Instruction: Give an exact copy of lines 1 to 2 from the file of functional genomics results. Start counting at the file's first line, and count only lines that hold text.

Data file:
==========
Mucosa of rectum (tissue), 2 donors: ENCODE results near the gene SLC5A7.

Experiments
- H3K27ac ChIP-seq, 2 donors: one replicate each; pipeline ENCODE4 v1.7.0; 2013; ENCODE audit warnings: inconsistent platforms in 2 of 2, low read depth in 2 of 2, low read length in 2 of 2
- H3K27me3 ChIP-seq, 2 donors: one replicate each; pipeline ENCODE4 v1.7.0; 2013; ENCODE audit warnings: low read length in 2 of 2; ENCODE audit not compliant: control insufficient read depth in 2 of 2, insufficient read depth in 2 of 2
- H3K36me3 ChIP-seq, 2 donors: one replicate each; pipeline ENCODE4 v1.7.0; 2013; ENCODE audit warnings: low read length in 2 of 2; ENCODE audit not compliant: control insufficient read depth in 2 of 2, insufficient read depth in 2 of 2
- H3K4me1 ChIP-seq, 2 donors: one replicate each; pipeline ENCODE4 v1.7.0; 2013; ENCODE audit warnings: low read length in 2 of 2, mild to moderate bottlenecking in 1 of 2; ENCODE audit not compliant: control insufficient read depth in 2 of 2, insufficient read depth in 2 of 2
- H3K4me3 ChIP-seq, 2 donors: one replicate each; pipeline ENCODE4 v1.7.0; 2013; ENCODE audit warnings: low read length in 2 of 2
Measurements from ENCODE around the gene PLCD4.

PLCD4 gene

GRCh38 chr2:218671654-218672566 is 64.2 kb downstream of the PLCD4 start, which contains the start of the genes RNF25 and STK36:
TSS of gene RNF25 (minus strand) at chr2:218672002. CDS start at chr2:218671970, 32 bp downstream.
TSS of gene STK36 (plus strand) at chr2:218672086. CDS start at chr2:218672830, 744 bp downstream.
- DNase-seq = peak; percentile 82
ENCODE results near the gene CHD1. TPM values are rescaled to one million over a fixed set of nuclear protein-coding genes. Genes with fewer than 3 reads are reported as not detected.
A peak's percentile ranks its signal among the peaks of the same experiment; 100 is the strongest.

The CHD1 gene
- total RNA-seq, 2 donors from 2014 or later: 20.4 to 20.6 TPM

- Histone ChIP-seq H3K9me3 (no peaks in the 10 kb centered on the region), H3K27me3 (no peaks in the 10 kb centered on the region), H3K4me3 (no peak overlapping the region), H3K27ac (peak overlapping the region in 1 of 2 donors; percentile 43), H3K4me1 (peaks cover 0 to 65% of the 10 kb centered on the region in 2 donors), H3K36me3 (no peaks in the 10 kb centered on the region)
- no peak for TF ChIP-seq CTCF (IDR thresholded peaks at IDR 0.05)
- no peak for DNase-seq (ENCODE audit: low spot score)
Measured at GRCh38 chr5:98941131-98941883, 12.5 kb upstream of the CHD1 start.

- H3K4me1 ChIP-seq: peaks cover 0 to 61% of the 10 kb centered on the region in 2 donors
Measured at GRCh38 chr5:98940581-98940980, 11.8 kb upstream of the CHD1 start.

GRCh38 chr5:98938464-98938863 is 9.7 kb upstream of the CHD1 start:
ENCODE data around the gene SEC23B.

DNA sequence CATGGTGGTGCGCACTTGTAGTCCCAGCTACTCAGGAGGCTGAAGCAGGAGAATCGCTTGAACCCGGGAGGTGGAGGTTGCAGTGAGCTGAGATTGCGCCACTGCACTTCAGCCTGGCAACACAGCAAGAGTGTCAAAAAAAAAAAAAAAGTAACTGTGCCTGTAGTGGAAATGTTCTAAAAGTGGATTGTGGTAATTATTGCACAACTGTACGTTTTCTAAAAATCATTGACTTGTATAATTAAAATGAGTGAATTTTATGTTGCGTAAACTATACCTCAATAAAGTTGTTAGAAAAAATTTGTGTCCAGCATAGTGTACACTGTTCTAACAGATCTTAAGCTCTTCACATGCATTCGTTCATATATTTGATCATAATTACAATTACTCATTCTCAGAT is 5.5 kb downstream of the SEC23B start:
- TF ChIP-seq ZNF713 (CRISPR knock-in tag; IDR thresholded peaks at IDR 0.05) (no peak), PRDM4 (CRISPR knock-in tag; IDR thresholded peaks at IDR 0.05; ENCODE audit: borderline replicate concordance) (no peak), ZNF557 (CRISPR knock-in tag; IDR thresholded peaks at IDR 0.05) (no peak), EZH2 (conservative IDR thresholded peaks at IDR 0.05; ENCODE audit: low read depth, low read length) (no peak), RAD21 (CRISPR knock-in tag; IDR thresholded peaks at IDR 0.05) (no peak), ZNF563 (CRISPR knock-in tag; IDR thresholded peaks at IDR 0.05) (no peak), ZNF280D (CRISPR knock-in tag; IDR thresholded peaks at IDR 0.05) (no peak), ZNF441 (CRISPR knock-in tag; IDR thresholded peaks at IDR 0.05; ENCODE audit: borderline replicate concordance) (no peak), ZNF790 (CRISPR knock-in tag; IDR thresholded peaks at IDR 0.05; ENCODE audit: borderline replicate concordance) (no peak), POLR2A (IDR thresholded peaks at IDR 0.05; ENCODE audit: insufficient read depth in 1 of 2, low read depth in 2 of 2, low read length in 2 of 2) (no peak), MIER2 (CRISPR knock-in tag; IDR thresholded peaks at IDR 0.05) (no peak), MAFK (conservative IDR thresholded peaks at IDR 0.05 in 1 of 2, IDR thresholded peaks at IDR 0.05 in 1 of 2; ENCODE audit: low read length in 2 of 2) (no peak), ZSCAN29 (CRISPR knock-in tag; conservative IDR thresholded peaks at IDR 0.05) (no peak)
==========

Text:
Mucosa of rectum (tissue), 2 donors: ENCODE results near the gene SLC5A7.

Experiments